Wednesday, November 3, 2010

Stop Making Sense

I've been musing on Precious and some of the other kids at the rink. I know it's not acceptable to compare my kid to other kids, a lesson I've learned in school when Stitch's stories look as though they were penned by a raven on crack. But I can think, can't I?

Coach teaches another boy, who will be competing Sunday as well. I'll call him Gordon. She talked highly of this kid, stating that his mom was in a local esteemed Ballet company, and that he was at Gamma level in lessons but competing at Alpha level. (*shrug*) I was anxious to meet him.

When I did, of course his mom blew by me like I didn't exist, so whatevs. Then I caught a glimpse of Gordon's skating. Slow. Stumbly. Forward crossovers lack that smooth look.This kid can't be in Gamma. Mom was chatting and grinning at the stumbly look. Coach Y was looking frustrated, and as we left I saw her talking to Gordon's mom with a pained expression. Something was amiss.

Later on I learned from Rink Pal that Coach had a "sit down" with Gordon's mom about speed and practice.

In my experience, Public Ice is a fine way for PreStyle kids to practice. It's cheap, easy to supervise, and not very crowded at the right times. Even if it is populated, what better way to learn stops and sharp turns then by dodging little kids who fall a lot. But I'd never seen Gordon during public skate on weekends. Ever.

Precious is another story. She's becoming quite the viper, and dragging her siblings with her. When Stitch and I attended the Halloween Costume Skate on Sunday, she eyed us from afar before approaching. "Is that REAL blood on his shirt?" she asked me, indicating the red stains from the blood capsule on Stitch's shirt.

"No, it's fake," I replied.

The words, "Probably juice," hadn't even finished crossing her lips before she skated off, never to speak to me again. I know she's a Yankee child of a decidedly Yankee mother, so I can only fault her manners so far, but the attitude that reeks off this child has a stink. Nutso seems convinced that Precious will be bumped to Beta, but even if that does happen it will be a mistake. Sure, Precious can land one foot over the other, but her back is bent and her knees are rigid. Her line is not good. If she were Stitch, I would like him to stay in Alpha to get it right before moving on.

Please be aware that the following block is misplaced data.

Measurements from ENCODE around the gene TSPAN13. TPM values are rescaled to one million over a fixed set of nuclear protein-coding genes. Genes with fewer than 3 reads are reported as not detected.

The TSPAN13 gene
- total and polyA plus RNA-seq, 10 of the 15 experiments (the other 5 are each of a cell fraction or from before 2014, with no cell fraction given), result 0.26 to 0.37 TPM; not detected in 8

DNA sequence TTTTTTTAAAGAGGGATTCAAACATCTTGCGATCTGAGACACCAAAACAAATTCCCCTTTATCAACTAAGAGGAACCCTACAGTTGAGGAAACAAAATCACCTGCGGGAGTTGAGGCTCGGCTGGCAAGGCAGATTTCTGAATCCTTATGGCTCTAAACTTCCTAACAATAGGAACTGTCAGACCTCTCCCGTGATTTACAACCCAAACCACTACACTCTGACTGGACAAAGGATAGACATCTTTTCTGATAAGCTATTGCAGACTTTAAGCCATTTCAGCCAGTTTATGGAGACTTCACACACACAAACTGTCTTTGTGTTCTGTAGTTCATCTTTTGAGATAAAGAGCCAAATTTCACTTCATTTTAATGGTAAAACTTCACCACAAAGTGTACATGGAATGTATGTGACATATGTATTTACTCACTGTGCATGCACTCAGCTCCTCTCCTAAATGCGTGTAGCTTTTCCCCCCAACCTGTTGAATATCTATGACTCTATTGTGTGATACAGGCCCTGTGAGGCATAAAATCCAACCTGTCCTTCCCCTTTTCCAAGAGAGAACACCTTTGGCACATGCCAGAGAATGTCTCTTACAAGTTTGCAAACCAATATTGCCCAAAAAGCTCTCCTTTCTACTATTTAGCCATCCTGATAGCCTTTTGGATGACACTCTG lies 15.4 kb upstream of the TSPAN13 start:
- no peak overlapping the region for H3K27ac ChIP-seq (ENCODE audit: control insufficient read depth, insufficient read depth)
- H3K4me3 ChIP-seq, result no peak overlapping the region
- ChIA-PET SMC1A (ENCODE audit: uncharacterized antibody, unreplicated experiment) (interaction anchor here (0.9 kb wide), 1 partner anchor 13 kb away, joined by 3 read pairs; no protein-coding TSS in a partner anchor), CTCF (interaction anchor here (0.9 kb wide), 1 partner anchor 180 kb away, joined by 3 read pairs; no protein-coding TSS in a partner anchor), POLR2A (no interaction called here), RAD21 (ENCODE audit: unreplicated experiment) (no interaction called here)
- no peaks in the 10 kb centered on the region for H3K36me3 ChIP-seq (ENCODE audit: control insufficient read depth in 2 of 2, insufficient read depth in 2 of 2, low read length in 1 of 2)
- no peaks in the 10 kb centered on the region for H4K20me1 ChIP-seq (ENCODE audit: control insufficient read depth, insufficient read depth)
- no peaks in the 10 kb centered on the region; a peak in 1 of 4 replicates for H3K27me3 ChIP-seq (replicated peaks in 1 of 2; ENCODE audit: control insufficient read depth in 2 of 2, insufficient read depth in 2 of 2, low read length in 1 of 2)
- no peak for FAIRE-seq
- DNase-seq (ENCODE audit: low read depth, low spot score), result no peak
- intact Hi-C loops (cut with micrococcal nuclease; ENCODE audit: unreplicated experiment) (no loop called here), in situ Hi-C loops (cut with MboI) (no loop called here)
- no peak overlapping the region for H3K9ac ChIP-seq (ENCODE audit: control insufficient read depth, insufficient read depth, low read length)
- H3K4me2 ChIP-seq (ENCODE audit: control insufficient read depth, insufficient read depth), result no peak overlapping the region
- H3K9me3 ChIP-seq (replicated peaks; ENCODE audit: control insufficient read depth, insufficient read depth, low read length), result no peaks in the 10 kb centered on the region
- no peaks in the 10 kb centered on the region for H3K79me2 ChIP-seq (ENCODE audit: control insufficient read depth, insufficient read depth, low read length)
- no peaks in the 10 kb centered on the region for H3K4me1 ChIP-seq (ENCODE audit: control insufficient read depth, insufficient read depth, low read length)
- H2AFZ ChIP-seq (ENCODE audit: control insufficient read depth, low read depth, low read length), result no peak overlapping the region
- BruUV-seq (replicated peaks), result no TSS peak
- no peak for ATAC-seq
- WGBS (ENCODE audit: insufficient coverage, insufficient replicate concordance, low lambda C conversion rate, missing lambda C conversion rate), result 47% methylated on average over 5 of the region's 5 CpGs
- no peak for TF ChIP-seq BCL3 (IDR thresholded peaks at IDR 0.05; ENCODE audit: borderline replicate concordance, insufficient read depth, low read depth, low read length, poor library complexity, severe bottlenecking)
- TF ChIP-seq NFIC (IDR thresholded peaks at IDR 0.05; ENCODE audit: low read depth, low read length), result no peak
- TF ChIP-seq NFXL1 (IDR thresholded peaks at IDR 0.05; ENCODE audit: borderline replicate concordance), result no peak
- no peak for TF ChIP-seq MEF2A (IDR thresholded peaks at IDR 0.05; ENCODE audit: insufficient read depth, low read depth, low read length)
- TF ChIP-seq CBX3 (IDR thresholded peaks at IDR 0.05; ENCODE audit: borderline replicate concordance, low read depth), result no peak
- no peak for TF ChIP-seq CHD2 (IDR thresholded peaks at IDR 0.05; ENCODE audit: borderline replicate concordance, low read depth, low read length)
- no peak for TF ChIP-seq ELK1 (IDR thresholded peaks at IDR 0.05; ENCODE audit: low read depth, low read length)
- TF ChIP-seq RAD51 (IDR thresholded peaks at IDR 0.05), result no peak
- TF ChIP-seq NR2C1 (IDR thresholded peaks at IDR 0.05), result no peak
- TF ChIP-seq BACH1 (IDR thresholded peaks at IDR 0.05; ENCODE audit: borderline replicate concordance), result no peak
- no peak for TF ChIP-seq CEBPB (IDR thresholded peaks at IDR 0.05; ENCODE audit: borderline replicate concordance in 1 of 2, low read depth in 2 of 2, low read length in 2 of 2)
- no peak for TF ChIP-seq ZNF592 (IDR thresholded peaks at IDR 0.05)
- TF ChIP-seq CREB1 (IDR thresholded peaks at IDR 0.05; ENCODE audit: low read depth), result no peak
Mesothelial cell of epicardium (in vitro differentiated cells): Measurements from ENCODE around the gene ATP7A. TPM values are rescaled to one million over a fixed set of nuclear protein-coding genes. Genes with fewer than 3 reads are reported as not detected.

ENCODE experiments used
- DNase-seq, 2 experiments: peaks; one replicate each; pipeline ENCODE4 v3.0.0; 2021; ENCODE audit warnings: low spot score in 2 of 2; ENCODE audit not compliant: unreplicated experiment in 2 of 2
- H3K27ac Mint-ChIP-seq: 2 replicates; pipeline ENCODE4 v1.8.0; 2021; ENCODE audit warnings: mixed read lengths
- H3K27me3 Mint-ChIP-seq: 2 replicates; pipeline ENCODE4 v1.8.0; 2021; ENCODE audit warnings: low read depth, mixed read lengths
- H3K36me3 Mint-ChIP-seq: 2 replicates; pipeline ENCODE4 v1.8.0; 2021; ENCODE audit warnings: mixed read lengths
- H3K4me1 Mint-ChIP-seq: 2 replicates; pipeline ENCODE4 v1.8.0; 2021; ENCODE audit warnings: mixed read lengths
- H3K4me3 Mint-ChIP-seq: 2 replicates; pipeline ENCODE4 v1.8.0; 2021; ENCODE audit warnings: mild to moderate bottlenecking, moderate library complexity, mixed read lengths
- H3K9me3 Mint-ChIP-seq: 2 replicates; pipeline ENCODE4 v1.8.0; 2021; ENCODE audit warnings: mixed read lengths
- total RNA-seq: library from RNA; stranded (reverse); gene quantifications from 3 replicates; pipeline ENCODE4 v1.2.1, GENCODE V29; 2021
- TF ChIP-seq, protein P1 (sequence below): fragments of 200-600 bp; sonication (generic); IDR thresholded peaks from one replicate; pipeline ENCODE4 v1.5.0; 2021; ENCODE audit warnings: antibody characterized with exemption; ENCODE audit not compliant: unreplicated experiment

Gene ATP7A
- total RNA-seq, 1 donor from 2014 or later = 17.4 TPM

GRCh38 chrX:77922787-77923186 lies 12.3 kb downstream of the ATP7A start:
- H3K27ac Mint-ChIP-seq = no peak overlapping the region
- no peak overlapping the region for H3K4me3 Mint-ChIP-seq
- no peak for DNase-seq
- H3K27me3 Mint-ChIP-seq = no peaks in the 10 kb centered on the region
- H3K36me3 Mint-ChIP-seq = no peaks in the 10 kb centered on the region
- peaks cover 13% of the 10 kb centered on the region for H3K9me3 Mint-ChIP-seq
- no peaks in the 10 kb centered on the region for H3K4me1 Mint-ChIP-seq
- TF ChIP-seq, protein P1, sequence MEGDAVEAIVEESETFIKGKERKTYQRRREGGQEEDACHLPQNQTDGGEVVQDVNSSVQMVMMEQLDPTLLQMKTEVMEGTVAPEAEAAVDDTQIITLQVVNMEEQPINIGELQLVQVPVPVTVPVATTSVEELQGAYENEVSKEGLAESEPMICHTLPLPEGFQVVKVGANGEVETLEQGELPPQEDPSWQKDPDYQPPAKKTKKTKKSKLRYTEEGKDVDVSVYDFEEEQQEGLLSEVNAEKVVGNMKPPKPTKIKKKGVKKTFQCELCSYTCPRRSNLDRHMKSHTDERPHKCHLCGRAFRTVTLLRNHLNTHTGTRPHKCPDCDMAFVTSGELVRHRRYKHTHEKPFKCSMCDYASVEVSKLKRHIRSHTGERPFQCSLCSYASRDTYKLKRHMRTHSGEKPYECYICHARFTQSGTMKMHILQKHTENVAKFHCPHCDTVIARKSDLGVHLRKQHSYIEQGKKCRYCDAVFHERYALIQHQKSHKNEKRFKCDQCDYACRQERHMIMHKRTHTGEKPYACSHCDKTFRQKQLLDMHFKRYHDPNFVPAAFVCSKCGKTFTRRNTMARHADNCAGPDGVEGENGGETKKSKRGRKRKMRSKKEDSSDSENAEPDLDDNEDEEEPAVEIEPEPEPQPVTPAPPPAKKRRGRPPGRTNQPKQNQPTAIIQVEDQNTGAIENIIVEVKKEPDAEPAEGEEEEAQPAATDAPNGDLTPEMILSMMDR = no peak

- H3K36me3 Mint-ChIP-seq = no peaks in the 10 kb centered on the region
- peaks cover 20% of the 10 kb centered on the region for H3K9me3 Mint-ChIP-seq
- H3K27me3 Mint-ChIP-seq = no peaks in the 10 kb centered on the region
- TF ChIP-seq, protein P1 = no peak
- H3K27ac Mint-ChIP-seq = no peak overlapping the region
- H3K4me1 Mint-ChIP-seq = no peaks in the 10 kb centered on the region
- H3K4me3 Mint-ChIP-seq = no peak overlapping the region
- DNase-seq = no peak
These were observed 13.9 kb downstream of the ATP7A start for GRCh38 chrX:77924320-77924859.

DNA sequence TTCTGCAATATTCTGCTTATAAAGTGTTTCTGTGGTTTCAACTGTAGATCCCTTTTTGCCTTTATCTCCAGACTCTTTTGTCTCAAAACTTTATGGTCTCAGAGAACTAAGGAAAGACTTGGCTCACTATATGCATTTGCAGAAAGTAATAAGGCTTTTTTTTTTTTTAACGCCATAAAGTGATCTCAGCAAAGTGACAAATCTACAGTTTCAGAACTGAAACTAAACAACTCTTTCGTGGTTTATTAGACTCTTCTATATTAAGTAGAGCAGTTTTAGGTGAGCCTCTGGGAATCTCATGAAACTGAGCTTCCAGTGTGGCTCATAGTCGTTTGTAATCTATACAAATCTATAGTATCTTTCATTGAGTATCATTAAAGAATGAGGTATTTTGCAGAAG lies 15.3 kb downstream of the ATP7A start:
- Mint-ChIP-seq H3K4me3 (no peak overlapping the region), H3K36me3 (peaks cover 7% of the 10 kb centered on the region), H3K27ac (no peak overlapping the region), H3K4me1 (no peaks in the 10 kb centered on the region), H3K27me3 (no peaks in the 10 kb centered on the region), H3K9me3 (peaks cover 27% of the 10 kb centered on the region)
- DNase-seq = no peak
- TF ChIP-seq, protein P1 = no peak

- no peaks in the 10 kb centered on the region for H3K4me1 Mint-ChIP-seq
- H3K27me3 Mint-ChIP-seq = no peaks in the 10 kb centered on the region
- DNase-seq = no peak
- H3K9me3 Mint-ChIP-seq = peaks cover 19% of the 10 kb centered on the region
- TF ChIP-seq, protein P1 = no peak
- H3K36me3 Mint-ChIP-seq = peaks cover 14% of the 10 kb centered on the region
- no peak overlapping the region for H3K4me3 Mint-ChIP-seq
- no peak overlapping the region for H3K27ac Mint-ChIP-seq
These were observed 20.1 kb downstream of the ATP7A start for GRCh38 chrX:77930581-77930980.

At Ice Show rehearsal, I talked with SkateDad and watched his boy. He's Stitch's age and in Pre-Freestyle. I was interested to see him skate. But as I watched I realized, this kid doesn't have the same confidence on the ice as Stitch. He didn't take off running across the ice as Stitch did, and his stroking included toepicks. His forward crossovers look just like Stitch's; a bit leany with a mild stagger on about the fifth or sixth one. I didn't ask.

I think parents are getting confused by this process. Ultimately, we want our kids to learn to skate well, not attach a label to their level. When a skate parent introduces themselves to me, their first statement is their name. Their second is their kid's name, immediately followed by their skating level. I then have to state my kid's skating level, and thus the totem pole becomes established.

But the names on the levels aren't important. What's important is the skills. No parent would dream of advancing their kids a grade level in school if they didn't have the chops, but here in the skating world, that's acceptable and cool. It's cool because skating is awesome and it's even more awesome to have a kid that can skate. The levels are an instant way for other parents to judge your kids skating and coolness factor in comparison to their own. But it just cripples the kids in the long run.

Let's compare to swimming; no sane swim instructor would pass a kid to the next level if the kid didn't have the chops. The kid would just wind up hurting themselves, and exposes them to a dangerous possibility of drowning. Same with skating.


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